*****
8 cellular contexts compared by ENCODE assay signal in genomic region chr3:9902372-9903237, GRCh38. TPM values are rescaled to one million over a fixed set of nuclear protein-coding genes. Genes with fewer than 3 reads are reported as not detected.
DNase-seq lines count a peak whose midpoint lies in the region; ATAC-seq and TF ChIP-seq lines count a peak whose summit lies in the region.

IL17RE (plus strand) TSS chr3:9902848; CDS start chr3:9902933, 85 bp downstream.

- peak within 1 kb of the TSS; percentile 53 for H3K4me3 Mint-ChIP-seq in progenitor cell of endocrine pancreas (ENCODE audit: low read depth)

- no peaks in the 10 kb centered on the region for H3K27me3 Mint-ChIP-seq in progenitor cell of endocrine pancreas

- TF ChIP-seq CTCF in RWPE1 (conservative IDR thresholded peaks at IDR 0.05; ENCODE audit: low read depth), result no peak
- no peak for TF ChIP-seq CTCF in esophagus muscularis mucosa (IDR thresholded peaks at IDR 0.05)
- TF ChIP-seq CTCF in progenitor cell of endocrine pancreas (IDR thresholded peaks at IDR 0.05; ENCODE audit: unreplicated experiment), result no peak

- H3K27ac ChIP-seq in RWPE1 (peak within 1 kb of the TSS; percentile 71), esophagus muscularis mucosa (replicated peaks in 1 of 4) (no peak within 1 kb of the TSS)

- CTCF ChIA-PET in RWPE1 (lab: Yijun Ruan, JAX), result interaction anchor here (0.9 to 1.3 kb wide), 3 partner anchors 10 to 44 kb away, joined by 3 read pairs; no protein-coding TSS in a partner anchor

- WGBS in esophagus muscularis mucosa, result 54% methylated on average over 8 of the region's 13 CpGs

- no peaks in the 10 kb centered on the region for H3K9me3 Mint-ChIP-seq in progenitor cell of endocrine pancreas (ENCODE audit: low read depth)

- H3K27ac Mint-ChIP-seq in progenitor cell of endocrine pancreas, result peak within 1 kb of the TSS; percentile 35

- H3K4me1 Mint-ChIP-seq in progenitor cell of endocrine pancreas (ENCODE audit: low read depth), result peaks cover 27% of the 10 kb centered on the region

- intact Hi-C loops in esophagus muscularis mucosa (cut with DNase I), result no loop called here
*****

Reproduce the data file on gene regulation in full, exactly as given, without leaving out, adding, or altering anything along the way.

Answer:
8 cellular contexts compared by ENCODE assay signal in genomic region chr3:9902372-9903237, GRCh38. TPM values are rescaled to one million over a fixed set of nuclear protein-coding genes. Genes with fewer than 3 reads are reported as not detected.
DNase-seq lines count a peak whose midpoint lies in the region; ATAC-seq and TF ChIP-seq lines count a peak whose summit lies in the region.

IL17RE (plus strand) TSS chr3:9902848; CDS start chr3:9902933, 85 bp downstream.

- peak within 1 kb of the TSS; percentile 53 for H3K4me3 Mint-ChIP-seq in progenitor cell of endocrine pancreas (ENCODE audit: low read depth)

- no peaks in the 10 kb centered on the region for H3K27me3 Mint-ChIP-seq in progenitor cell of endocrine pancreas

- TF ChIP-seq CTCF in RWPE1 (conservative IDR thresholded peaks at IDR 0.05; ENCODE audit: low read depth), result no peak
- no peak for TF ChIP-seq CTCF in esophagus muscularis mucosa (IDR thresholded peaks at IDR 0.05)
- TF ChIP-seq CTCF in progenitor cell of endocrine pancreas (IDR thresholded peaks at IDR 0.05; ENCODE audit: unreplicated experiment), result no peak

- H3K27ac ChIP-seq in RWPE1 (peak within 1 kb of the TSS; percentile 71), esophagus muscularis mucosa (replicated peaks in 1 of 4) (no peak within 1 kb of the TSS)

- CTCF ChIA-PET in RWPE1 (lab: Yijun Ruan, JAX), result interaction anchor here (0.9 to 1.3 kb wide), 3 partner anchors 10 to 44 kb away, joined by 3 read pairs; no protein-coding TSS in a partner anchor

- WGBS in esophagus muscularis mucosa, result 54% methylated on average over 8 of the region's 13 CpGs

- no peaks in the 10 kb centered on the region for H3K9me3 Mint-ChIP-seq in progenitor cell of endocrine pancreas (ENCODE audit: low read depth)

- H3K27ac Mint-ChIP-seq in progenitor cell of endocrine pancreas, result peak within 1 kb of the TSS; percentile 35

- H3K4me1 Mint-ChIP-seq in progenitor cell of endocrine pancreas (ENCODE audit: low read depth), result peaks cover 27% of the 10 kb centered on the region

- intact Hi-C loops in esophagus muscularis mucosa (cut with DNase I), result no loop called here